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Artifact Friday: Omaha Beach picture

Hello all!

We have been swamped with our summer camp this week! So this Artifact Friday will be shorter.

Yesterday was the 80th anniversary of Operation Overlord, the largest amphibious invasion in American history.

It was the day that finally began the crumbling of Nazi power in Europe.

400,000 Allied troops were deployed to participate in Operation Overlord in some capacity.

59,000 of these were American soldiers who would land on Omaha Beach and Utah Beach.

The Normandy beachhead (where the landings took place) was divided amongst the Allied nations into specific sections- Juno, Gold, Sword, Omaha, and Utah.

Each nation would land on its specific section. American forces were assigned to Omaha and Utah.

Omaha Beach became known as "Bloody Omaha" because of the high mortality rate of soldiers that landed.

A local Arkansan, William Duncan, was a Coast Guardsman assigned to drive a cutter in the waters of Omaha Beach.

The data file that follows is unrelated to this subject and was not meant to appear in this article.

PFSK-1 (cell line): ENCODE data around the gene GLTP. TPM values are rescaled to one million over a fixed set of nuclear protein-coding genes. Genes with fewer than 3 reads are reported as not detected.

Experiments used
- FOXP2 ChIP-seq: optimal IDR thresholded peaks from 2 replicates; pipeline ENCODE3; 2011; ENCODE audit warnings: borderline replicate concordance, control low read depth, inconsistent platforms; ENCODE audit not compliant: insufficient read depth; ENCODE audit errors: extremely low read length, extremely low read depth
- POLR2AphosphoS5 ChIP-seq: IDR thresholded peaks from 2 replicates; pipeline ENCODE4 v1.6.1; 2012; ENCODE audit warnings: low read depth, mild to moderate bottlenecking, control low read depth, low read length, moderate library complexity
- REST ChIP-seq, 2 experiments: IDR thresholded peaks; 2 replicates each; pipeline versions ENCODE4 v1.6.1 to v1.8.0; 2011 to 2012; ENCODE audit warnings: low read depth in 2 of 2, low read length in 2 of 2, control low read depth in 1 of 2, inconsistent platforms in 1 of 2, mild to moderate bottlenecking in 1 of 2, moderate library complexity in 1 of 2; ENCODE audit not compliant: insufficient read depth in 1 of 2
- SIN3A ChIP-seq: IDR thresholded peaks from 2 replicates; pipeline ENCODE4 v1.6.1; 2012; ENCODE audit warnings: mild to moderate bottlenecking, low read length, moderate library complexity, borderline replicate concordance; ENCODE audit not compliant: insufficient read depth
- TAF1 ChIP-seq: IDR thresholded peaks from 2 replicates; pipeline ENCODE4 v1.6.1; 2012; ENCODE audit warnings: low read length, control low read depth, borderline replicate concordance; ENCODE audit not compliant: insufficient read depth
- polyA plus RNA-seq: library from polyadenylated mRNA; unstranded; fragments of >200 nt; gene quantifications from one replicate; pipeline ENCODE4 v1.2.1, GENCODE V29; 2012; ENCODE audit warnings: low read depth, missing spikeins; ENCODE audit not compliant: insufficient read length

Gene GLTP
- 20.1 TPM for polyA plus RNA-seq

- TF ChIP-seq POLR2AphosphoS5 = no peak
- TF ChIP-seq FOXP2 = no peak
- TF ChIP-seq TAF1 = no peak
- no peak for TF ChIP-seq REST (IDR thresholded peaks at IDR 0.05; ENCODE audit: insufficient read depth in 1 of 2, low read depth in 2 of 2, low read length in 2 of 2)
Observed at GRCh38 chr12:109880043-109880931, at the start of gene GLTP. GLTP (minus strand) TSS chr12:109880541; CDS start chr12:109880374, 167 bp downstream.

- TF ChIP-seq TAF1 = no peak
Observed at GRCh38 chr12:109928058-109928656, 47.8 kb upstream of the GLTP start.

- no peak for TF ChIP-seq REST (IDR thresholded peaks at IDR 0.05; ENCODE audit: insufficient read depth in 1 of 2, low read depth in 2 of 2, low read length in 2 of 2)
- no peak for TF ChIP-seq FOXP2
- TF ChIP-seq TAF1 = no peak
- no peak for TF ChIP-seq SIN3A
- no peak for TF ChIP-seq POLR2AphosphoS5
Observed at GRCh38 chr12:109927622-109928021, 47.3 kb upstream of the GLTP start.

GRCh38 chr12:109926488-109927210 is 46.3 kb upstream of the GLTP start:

His job was to rescue wounded men who were stranded in the water.

He saw many sights that day which he would never forget, including the Rangers scaling Pointe du Hoc.

Duncan also happened to be an avid photographer, and he took pictures of everything when he was stationed in Europe.

One of his pictures was of Omaha Beach where he was during the D-Day landings.

He took this picture when he was able to get on shore during a short break from crewing his boat.

This photograph depicts the huge Coast Guard and Navy armada that was used in the invasion of Normandy.

I have full confidence in your courage, devotion to duty, and skill in battle. We will accept nothing less than full Victory!

Good luck! And let us beseech the blessing of Almighty God upon this great and noble undertaking.-General Dwight D. Eisenhower

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